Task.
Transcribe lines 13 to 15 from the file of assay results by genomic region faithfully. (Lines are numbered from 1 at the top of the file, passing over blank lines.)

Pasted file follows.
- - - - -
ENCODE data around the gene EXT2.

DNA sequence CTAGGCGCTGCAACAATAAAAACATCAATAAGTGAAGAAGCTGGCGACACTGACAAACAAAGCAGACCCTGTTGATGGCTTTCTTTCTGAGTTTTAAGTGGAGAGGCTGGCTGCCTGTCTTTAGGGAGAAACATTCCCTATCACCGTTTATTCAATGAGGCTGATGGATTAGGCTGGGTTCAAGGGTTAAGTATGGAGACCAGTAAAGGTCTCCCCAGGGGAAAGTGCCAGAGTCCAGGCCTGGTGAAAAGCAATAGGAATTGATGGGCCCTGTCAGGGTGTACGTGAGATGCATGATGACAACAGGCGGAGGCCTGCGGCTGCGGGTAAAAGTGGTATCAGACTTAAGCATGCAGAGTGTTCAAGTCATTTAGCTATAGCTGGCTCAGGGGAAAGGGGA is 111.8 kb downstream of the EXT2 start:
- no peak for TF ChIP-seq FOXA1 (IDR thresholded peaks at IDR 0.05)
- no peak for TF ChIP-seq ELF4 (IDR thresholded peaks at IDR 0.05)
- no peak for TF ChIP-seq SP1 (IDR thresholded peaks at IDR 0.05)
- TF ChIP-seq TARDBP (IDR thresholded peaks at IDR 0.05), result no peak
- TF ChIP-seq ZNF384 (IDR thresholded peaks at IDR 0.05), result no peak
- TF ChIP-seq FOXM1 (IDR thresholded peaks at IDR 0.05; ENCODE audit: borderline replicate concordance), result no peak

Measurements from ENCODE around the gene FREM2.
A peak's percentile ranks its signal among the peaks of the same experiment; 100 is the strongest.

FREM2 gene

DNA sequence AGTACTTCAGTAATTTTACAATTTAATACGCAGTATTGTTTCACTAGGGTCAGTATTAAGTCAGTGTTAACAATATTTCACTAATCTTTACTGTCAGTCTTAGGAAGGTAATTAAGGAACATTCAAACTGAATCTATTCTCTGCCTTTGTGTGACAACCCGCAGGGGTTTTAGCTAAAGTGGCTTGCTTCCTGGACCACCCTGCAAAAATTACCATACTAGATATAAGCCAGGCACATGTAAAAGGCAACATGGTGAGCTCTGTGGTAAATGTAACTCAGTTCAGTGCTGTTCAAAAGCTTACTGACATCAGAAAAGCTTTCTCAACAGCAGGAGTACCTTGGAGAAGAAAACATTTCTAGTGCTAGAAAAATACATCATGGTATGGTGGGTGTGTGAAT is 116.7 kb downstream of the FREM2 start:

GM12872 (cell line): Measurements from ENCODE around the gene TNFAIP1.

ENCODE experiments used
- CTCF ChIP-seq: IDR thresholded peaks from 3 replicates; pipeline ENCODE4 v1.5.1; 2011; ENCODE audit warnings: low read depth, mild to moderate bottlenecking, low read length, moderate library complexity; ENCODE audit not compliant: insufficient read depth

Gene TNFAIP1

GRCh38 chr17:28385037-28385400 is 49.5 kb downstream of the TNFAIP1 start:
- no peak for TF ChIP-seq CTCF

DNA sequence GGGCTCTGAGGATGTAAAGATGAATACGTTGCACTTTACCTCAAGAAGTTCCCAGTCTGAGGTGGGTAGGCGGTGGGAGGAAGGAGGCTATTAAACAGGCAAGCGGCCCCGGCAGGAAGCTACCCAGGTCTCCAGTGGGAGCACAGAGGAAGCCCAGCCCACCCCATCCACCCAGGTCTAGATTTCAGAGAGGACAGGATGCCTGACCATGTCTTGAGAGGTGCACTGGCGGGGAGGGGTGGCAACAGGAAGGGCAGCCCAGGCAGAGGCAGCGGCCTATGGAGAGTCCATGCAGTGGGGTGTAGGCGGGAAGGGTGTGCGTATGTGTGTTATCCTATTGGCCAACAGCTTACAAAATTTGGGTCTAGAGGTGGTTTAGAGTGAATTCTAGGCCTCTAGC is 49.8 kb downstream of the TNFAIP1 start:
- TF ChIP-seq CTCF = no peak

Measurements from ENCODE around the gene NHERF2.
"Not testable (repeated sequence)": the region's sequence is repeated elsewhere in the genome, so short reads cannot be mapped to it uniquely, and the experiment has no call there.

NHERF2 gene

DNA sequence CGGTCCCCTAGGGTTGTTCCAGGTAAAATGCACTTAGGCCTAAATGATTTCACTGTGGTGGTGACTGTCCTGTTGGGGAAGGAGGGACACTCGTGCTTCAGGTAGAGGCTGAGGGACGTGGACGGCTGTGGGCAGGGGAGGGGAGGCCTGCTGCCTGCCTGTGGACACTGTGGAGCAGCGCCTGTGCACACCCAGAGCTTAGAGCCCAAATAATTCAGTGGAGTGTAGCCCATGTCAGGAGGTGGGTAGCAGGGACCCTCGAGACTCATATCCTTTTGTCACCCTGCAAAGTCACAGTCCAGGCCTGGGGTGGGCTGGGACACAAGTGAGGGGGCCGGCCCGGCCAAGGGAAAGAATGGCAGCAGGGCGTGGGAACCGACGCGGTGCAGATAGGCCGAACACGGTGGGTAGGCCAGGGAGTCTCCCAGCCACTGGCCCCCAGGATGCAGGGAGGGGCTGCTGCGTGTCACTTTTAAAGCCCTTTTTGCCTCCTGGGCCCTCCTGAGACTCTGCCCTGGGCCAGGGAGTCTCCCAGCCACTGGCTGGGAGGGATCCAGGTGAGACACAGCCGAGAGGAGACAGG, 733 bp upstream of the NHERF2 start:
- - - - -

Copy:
GM12872 (cell line): Measurements from ENCODE around the gene TNFAIP1.

ENCODE experiments used
- CTCF ChIP-seq: IDR thresholded peaks from 3 replicates; pipeline ENCODE4 v1.5.1; 2011; ENCODE audit warnings: low read depth, mild to moderate bottlenecking, low read length, moderate library complexity; ENCODE audit not compliant: insufficient read depth